Do you remember planking? Planking is a meme from 2011 in which people lay face-first in unusual places. In the same year, two other memes came into the picture: owling (sitting on things in an owl-like position) and cone-ing (grabbing ice-cream cones by the ice-cream, not the cone). These memes don't exist on their own, though, much like most memes don't, needing something to cling to and feed off of. Most videos of people cone-ing have this announcement: "CONE-ING IS THE NEW PLANKING!!!!!" The Washington Post published an article called "Owling: The new planking?" One picture of a woman owling has the caption: "Owling / because planking is so two months ago."
We process these memes by considering where they started. And even though planking is an older meme (indeed time on the internet moves quickly and unapologetically), it is influential enough for a newer meme to attempt to fill its spot. And then in 2012, we have milking: a meme in which people pour milk over their own heads (also, it's the new planking). Memes are copied with slight variation in order to remain relevant, even from outside of their categories; memes in 2012 are compared to a meme from 2011, and this is how they survive. It is clear that milking, owling, and cone-ing are part of a larger meme hierarchy, which began with planking.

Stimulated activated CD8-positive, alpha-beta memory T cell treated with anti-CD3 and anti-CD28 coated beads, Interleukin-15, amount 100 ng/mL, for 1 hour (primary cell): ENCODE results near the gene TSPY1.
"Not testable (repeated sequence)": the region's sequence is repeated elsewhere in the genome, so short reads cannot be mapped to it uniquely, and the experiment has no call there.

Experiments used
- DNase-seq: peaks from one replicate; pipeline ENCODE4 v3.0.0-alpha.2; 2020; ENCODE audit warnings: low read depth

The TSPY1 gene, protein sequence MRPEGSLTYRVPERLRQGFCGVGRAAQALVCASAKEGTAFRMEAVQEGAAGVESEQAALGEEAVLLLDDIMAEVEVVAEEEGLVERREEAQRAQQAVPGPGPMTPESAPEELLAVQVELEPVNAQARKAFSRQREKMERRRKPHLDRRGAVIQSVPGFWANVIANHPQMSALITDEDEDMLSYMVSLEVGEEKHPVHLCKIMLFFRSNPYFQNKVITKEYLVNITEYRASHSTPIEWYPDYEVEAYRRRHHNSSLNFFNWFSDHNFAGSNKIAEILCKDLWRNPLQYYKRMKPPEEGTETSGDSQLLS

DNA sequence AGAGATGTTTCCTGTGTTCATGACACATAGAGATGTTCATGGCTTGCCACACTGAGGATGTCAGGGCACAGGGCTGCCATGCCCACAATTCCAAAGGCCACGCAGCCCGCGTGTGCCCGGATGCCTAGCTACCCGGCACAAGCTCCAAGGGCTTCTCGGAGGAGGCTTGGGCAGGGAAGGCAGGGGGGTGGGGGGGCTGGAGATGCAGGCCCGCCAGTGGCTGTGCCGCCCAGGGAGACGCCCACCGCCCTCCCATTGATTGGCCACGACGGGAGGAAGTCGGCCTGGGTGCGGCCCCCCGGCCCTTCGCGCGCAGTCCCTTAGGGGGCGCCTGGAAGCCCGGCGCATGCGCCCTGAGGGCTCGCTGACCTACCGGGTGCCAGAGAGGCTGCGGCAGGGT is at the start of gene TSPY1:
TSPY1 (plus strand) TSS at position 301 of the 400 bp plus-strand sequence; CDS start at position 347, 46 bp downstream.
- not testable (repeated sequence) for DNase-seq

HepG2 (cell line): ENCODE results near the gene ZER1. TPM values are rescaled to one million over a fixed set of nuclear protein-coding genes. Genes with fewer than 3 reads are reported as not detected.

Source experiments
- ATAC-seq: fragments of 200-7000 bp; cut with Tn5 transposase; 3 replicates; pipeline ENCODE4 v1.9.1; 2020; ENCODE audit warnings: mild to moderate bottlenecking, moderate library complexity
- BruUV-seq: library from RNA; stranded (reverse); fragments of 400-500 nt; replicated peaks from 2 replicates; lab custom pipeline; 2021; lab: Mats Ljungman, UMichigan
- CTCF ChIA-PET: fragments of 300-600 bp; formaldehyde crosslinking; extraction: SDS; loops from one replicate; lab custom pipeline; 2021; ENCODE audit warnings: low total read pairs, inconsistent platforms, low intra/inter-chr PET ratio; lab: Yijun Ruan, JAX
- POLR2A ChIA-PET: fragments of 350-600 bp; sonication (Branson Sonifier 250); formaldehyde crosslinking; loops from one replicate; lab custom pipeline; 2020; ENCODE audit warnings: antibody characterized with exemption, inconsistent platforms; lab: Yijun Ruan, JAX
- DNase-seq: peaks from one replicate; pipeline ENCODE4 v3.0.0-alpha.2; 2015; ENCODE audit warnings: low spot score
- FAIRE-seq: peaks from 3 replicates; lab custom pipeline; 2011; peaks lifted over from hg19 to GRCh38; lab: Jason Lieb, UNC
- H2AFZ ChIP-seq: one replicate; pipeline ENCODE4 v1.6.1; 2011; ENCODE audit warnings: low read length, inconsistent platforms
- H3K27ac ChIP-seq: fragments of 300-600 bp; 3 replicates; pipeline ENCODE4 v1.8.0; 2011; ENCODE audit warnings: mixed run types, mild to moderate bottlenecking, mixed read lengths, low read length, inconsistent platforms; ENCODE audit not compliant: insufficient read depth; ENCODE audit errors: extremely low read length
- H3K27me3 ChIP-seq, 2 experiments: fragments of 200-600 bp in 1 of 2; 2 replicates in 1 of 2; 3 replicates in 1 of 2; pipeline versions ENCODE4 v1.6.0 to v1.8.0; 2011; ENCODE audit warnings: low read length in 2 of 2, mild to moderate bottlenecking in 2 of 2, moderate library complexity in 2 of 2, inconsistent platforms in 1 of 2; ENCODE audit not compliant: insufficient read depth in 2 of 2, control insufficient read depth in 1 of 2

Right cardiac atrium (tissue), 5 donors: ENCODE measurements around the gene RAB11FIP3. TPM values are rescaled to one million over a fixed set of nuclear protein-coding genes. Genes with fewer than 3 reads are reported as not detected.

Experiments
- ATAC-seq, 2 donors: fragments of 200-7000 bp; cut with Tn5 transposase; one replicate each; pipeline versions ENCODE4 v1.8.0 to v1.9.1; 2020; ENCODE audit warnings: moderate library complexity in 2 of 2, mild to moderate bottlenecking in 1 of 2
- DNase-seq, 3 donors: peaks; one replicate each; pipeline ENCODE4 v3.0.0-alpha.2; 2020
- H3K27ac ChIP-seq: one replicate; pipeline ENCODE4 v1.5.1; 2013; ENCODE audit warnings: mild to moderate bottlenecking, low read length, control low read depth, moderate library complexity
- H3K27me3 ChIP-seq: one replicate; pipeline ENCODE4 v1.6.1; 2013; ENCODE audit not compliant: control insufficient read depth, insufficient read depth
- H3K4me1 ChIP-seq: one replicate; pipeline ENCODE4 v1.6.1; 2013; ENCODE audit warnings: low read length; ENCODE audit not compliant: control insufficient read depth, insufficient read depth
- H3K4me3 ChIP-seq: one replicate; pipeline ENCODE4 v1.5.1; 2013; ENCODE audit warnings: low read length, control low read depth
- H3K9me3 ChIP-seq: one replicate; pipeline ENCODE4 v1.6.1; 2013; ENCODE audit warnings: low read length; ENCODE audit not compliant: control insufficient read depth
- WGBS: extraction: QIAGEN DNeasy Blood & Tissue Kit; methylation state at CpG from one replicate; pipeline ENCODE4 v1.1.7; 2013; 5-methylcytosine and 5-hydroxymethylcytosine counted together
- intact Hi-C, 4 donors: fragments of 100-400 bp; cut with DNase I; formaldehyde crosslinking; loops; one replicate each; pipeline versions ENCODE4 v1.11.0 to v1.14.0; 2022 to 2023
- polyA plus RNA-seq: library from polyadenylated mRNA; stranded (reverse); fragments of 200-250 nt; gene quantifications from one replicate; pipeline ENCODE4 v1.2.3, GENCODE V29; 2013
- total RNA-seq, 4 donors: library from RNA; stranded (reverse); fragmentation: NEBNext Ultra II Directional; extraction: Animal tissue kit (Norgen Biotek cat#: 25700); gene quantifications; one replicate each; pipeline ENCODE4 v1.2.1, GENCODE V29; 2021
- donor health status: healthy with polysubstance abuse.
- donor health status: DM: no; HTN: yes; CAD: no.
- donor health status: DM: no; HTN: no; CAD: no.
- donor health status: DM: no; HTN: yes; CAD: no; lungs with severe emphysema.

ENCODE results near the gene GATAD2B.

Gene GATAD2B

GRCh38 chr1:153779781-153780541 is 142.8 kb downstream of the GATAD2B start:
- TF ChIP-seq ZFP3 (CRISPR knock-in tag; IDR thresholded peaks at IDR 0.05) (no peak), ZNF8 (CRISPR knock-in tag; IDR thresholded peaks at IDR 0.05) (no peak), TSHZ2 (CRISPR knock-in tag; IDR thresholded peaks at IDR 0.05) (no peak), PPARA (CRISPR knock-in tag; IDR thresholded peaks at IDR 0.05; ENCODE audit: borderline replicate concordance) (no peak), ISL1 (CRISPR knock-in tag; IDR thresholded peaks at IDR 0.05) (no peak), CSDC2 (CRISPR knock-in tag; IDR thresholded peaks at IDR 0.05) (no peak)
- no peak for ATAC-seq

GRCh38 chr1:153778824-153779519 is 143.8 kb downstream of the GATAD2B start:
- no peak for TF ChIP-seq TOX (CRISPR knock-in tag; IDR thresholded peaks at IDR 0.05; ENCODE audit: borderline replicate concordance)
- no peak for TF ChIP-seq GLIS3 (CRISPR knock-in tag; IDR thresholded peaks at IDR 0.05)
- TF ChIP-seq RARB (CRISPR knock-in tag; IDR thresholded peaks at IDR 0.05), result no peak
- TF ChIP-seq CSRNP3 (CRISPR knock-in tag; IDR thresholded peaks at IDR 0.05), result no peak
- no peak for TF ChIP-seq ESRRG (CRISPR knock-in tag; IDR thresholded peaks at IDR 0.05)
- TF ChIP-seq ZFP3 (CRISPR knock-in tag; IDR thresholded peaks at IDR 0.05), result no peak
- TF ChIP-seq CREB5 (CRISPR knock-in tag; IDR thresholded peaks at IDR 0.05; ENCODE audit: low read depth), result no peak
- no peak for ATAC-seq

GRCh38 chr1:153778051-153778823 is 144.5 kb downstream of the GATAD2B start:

And now we have Christine Kanownik's video poem, "I Want Milk," which examines the present in the most immediate sense: the speaker has desires, and feels the need to express them. And even through distractions, the speaker holds on to these desires: "oh! / the autumn leaves! / I like the ocean!" But then moves back to: "I want milk / I want light." In the second half of the video poem, the speaker becomes light:
when I became light, I met a man there
he said, you are light
I said, I want milk
he said, that is impossible
I said, I want milk
The speaker's desire for milk remains a constant thread in the video poem, even as the speaker expands and multiplies: "I am eight / there are eight of us / I want us to be the full force of man." (This reminds me of Whitman's line: "I am large, I contain multitudes.") The desire has now taken on a new form, but the central idea is still present, for the next line reads, "I want milk." If memes are unfulfilled desires, then we just keep going back to them, like planking.
Christine Kanownik's poetry can be found in the past or upcoming issues of: Everyday Genius, Lungfull! Magazine, Glitterpony, Shampoo, and H_NGM_N. She's been resident at the University of Chicago, The Congress Theater, and La Misíon in Baja, California. Her first chapbook, We are Now Beginning to Act Wildly, was published by Diez Press. She currently lives and works in New York.
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